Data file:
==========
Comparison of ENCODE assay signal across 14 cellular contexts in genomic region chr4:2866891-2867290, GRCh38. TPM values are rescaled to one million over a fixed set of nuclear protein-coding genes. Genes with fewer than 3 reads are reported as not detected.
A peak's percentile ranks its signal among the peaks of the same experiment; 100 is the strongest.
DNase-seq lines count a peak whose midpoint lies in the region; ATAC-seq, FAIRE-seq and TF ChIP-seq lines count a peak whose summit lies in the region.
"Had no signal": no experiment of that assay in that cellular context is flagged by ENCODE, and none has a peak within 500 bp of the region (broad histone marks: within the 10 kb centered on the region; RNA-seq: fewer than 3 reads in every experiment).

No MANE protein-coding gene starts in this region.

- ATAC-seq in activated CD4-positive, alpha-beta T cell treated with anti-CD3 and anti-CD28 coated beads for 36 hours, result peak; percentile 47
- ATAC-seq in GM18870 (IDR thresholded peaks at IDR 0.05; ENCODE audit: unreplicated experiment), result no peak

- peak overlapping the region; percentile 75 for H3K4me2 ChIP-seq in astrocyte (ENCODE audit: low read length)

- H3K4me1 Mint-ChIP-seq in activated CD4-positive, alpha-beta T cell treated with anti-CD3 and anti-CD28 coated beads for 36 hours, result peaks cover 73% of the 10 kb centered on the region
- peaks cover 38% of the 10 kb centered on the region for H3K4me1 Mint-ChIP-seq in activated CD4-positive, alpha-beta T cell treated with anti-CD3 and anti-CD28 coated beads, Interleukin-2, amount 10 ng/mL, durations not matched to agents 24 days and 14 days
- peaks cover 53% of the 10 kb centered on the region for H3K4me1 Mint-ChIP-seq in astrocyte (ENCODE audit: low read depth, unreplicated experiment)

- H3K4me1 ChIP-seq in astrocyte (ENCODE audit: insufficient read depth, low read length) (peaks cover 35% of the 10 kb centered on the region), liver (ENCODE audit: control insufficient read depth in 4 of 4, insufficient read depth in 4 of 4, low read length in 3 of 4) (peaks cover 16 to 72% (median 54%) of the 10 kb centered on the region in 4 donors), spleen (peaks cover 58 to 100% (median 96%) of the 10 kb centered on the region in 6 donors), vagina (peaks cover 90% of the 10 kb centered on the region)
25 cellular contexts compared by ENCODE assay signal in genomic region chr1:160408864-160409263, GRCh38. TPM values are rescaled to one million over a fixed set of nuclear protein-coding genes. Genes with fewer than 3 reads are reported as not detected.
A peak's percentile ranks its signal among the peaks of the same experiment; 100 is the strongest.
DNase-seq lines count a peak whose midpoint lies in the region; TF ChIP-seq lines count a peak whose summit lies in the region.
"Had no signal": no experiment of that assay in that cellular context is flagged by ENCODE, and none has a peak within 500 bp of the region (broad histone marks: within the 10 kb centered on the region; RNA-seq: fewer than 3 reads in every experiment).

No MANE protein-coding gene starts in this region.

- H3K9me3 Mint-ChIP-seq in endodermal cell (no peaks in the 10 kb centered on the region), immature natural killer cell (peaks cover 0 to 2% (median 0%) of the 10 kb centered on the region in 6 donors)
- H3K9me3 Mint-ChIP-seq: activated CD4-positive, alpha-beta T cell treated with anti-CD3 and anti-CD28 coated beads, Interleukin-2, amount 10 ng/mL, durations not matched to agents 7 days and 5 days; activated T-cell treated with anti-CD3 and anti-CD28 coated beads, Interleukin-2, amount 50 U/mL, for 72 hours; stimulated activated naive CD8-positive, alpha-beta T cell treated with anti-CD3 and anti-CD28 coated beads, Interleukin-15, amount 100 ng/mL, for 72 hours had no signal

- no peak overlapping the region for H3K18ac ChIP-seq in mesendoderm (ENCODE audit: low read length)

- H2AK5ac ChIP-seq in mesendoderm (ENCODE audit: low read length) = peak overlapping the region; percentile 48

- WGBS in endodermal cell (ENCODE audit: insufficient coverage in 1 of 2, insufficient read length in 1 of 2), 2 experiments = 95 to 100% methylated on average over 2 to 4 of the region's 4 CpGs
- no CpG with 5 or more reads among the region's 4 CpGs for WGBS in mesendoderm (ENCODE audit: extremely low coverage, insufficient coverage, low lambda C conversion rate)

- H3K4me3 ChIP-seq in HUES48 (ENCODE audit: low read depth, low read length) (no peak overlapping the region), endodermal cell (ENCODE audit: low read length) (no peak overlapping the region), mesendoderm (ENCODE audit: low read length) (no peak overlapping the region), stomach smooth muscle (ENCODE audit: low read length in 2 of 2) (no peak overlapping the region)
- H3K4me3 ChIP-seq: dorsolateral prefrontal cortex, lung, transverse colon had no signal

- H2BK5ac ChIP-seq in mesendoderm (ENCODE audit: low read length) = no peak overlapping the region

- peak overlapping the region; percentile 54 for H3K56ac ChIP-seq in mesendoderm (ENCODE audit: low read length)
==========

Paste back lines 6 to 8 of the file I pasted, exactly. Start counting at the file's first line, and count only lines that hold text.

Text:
- ATAC-seq in activated CD4-positive, alpha-beta T cell treated with anti-CD3 and anti-CD28 coated beads for 36 hours, result peak; percentile 47
- ATAC-seq in GM18870 (IDR thresholded peaks at IDR 0.05; ENCODE audit: unreplicated experiment), result no peak

- peak overlapping the region; percentile 75 for H3K4me2 ChIP-seq in astrocyte (ENCODE audit: low read length)